Platoon is a 1986 war film written and directed by Oliver Stone and starring Tom Berenger, Willem Dafoe and Charlie Sheen, with an early appearance of Forest Whitaker and a small supporting turn from Johnny Depp. It is the first of Stone’s Vietnam War trilogy.

Platoon is based on Stones own experiences while serving in the infantry in Vietnam.  The characters and scenarios are all collections of various people he met and things he witnessed, heard of or actually did while there serving in a few different units in Vietnam.

Platoon was filmed on the island of Luzon in the Philippines, starting in February 1986. The production of the film on a scheduled date was almost canceled due to the political upheaval in the country with then-dictator Ferdinand Marcos, but with the help of a producer well-known in Asia, Mark Hill, the shoot went on as scheduled. The shoot lasted 54 days and cost $6.5 million. The production made a deal with the Philippine military for the use of military equipment.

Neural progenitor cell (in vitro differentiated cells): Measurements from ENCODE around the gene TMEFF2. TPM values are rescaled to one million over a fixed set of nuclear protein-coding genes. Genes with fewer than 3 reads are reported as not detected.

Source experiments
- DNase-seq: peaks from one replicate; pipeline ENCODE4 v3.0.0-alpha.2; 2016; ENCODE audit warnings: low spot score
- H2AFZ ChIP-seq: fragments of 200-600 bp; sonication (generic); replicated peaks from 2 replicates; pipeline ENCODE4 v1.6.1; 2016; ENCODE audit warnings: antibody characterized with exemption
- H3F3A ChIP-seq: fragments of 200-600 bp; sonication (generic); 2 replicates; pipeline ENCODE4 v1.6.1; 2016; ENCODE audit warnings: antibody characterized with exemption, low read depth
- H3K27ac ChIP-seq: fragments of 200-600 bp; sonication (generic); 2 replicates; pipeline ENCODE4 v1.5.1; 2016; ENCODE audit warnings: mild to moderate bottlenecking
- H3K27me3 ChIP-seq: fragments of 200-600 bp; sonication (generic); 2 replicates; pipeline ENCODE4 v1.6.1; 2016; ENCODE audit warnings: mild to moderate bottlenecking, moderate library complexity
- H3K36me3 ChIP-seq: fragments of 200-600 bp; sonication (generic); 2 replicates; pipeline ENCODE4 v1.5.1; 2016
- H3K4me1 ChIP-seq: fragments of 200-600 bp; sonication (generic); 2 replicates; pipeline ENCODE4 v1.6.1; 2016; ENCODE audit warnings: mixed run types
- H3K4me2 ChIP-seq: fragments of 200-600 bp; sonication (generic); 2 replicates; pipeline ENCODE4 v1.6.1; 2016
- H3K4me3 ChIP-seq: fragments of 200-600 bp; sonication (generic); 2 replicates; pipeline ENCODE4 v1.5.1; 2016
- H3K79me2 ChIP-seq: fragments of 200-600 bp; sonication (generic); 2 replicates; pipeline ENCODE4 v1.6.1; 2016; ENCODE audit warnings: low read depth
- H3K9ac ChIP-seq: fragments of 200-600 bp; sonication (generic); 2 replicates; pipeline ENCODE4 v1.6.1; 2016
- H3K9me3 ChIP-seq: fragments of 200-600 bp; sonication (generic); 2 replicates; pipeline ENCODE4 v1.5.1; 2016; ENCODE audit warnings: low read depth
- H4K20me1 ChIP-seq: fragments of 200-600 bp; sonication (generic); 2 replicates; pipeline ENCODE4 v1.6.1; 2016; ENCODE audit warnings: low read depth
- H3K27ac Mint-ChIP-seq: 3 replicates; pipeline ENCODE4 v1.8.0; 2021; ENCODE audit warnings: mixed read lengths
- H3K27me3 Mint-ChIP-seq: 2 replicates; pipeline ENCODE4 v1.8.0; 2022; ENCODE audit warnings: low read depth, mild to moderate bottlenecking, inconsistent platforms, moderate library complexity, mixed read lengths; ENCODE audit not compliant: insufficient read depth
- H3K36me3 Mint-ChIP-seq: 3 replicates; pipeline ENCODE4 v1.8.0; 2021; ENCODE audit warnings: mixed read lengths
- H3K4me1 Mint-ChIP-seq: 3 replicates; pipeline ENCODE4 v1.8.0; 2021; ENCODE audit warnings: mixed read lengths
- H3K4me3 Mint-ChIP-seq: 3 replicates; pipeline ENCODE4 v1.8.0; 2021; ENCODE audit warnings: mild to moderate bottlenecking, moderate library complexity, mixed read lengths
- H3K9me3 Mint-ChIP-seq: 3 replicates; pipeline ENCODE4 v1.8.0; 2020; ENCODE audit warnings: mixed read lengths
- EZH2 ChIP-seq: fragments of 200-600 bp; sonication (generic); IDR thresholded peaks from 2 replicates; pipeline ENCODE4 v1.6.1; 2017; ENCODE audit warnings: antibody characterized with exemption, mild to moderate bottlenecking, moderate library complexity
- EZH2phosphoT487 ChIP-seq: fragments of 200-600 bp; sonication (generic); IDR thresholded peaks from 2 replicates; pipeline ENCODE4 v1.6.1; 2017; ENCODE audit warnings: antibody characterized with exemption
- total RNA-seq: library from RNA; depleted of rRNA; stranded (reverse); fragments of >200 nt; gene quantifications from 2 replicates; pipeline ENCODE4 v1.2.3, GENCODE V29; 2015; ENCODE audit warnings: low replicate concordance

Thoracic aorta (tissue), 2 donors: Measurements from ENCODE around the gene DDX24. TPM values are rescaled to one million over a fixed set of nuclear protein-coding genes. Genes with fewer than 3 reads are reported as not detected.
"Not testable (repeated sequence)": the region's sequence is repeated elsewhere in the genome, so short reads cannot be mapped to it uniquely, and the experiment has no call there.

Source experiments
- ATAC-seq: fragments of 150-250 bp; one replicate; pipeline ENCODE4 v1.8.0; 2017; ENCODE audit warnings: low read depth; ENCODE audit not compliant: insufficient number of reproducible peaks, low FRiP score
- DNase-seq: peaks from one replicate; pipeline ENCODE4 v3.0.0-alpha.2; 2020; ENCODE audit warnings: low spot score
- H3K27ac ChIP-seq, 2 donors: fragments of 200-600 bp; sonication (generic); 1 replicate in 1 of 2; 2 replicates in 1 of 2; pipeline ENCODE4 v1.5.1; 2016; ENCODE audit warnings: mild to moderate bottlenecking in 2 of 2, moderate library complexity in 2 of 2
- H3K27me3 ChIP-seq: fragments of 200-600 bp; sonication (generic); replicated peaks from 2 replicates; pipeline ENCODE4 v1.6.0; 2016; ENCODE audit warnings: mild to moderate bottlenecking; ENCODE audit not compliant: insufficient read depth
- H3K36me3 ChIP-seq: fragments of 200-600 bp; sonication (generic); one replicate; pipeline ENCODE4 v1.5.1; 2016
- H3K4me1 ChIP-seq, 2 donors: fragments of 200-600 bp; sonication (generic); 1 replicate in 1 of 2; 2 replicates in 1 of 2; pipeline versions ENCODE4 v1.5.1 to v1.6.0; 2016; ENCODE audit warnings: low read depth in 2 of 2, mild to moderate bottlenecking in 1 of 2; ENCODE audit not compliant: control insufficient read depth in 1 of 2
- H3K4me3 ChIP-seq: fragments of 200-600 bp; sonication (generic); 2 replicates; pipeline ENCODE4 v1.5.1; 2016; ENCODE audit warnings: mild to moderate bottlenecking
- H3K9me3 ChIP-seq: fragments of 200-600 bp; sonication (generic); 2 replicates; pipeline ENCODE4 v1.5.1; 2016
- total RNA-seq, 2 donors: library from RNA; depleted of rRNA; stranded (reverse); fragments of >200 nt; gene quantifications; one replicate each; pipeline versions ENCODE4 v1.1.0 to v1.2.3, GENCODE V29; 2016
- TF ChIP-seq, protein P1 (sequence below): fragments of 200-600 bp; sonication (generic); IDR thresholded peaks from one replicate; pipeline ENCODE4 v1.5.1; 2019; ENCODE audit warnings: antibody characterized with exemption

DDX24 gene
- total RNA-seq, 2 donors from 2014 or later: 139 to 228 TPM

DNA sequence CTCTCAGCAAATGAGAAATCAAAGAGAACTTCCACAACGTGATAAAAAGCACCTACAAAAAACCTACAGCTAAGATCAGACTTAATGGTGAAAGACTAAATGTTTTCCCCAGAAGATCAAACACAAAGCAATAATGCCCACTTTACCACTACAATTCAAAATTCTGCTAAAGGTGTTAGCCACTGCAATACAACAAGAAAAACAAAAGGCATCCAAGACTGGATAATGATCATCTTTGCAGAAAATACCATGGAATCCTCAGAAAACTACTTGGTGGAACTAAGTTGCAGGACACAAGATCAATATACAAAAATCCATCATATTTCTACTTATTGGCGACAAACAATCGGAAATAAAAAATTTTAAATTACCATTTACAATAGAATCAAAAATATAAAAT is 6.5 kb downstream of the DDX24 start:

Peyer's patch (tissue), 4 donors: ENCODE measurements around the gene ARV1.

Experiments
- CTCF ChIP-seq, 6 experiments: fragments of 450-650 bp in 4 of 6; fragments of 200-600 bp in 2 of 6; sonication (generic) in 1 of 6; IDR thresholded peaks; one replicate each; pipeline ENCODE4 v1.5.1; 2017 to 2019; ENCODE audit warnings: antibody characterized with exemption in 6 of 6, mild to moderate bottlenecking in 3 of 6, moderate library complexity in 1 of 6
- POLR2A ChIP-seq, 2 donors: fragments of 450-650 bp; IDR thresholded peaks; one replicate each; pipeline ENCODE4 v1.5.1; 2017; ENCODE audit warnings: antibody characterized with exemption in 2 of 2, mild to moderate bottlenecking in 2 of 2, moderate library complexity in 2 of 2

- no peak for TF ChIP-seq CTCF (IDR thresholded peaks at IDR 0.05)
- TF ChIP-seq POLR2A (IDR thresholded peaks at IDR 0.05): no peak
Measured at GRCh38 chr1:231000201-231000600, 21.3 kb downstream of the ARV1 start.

Actor Willem Dafoe was was qouted as saying:

I was in my hotel room in Manila, I had arrived a few days before everyone else, anyway I decided to lay down a take a nap because I was jet lagged.  I woke up 3 hours later and looked out my window and there were tanks rolling down the street. The  revolution had started while I was napping.

Upon everyone arriving in the Phillipines, the entire cast underwent a two week, intensive boot camp in the jungle coordinated and lead by former Marine Captain (A Mustang)   Dale Dye, and succeeded in giving the actors a very ragged, worn out look. This is something Stone was obsessive about as according to him:

You cant just tell an actor to be an Infantry soldier. It doesnt work like that. They have to experience it.

Platoon is an absolute classic film. It is easily in the top 5 films in the war genre and the performances in it made or began many careers. Although it is about the Army in Vietnam as opposed to Full Metal Jackets Portrayal of Marines, somehow it seems to have much more heart and soul than some other great war films. If you have not seen it, get on it.

The First Casualty of War is Innocence